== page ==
Of course there were very considerable drawbacks to life in slavery, the least, perhaps, the contempt of the free men of the tribe, the greatest the uncertainty of life. It was humiliating for a slave not to be able to approach a kumara store for fear that he should defile it, nor to be able to enter a burial ground (wahitapu) or other prohibited place without page 158 leaving all his clothes outside. When he died there was no ceremony of wailing, nor rites connected with the scraping of his bones: he was buried in a hole, without fuss or lament. But these were trifles compared with the “sword always hanging by a hair” above him, of instant death should the anger or pique of his master prompt such a deed, or religious objects require a sacrifice, such as at a chief's funeral or other great event. There are countless instances of the light regard paid to humanity when a slave man or woman was in question. As example we may note that on one occasion a chief had suffered the insult of having his dog-skin mat worn by the saucy wife of one of his friends, his anger was only to be assuaged by the murder of one of the offender's slave-girls.2 Another chief who had been away on a long journey asked his sister on his return why he found her cooking food. She replied that her maids had deserted, whereupon her indignant brother went to the houses of the runaways and killed them both.3 A robber chieftain in the South Island made it his work to lay in wait for parties of travellers on a trade route and kill the wayfarers. For a very long time no notice was taken of the bandit's action because he had only killed slaves; when at last a free-man was slain the tribes instantly set about the robber's capture.4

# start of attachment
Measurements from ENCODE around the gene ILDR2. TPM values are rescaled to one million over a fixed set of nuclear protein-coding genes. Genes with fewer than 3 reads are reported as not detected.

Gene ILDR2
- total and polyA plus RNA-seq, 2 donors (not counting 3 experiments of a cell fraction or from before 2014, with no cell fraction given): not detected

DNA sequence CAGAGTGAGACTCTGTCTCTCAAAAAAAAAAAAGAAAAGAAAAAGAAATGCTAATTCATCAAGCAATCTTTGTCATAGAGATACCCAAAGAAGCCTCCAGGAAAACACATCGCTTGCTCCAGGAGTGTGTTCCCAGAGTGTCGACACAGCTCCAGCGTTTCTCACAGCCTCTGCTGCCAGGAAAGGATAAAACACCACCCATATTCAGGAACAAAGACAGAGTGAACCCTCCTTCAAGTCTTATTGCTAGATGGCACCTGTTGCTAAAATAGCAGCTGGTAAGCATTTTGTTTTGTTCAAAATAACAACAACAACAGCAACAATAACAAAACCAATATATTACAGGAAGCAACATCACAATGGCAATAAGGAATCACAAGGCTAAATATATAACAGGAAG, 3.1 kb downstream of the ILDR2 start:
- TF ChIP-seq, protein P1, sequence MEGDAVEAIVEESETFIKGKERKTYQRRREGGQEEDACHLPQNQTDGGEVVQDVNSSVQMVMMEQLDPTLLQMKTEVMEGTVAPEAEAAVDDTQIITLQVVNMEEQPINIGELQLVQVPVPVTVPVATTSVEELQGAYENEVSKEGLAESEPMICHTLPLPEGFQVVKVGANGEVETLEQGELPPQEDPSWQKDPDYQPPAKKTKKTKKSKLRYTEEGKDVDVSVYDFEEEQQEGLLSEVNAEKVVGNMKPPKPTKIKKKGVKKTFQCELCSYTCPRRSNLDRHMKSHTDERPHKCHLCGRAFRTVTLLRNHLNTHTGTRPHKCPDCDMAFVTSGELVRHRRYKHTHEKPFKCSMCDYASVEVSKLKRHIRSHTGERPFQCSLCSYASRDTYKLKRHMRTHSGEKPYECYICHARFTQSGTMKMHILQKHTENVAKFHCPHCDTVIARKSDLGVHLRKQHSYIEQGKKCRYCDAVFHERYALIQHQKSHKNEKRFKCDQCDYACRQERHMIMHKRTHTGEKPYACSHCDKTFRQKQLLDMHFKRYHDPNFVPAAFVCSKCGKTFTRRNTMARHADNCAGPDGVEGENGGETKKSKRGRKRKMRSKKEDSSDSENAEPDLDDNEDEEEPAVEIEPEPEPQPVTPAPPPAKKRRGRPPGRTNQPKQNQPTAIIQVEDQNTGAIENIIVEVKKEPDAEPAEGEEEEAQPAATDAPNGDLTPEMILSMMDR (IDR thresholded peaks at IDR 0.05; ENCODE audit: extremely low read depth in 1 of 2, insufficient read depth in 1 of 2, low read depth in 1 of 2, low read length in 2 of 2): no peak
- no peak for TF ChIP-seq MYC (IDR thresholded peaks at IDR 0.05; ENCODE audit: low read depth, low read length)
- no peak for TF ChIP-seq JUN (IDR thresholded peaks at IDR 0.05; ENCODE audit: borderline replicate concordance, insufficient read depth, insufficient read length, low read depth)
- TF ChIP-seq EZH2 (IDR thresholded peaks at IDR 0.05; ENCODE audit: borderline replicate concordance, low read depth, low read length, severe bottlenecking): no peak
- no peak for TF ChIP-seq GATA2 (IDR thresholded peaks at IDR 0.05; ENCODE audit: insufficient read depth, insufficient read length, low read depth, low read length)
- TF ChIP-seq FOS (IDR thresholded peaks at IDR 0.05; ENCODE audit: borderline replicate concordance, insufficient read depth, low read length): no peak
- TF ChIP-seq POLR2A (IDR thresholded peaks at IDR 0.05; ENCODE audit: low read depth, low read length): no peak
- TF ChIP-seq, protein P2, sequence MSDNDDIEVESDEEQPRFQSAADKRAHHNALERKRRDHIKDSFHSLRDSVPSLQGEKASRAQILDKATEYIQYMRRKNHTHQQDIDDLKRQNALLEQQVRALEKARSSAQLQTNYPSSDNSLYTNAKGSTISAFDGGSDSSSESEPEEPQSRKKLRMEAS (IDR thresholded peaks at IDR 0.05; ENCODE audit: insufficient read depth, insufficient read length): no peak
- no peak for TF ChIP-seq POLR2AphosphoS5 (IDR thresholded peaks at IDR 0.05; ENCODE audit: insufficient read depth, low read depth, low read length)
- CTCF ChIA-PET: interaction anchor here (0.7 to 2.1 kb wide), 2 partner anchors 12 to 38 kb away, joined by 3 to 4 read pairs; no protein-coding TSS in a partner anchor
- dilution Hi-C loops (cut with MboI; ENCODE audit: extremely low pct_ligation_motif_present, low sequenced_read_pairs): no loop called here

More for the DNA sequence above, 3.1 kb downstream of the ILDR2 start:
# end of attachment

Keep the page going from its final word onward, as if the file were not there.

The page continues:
Slaves sometimes married slaves and so perpetuated slave offspring, but as a general rule they would become by inter-marriage incorporated into the tribe. There were generally several female slaves or concubines about page 159 a great chief's house, and these did the menial work as well as enjoyed the patronage of their master. The poorer free-men of a tribe, those constituting “the common herd,” the “poor relations” of the more powerful families, were not very particular if they took a slave-woman or a free-woman to wife, and the children soon merged into the free section, but always with the possibility of having their ignoble origin thrown up in their teeth. So too even a well-born woman might sometimes choose a handsome slave youth for a husband, generally when she had a strong desire to be the dominant partner in the establishment, for it was a rule of Maori life that when a husband went and lived with the wife's family the wife was master, and vice-versa. It was possible that men having slave-blood in their veins might by daring courage and military genius rise to the position of leaders and war-chiefs, but the instances were few indeed, and such a leader could never obtain the reverential respect paid to men of noble birth. There would be still with this conservative people such an impression of the successful upstart as there was in the ordinary European mind when comparing some rude victorious General of Napoleon with a Prince of the Blood Royal. It is true that the lineage of such a war-chief's slave parent might itself be of the noblest, and the blood of both parents of the purest, but captivity had tainted the name of the slave and made its possessor a mere chattel without human personality—therefore as an ancestor he was not to be counted.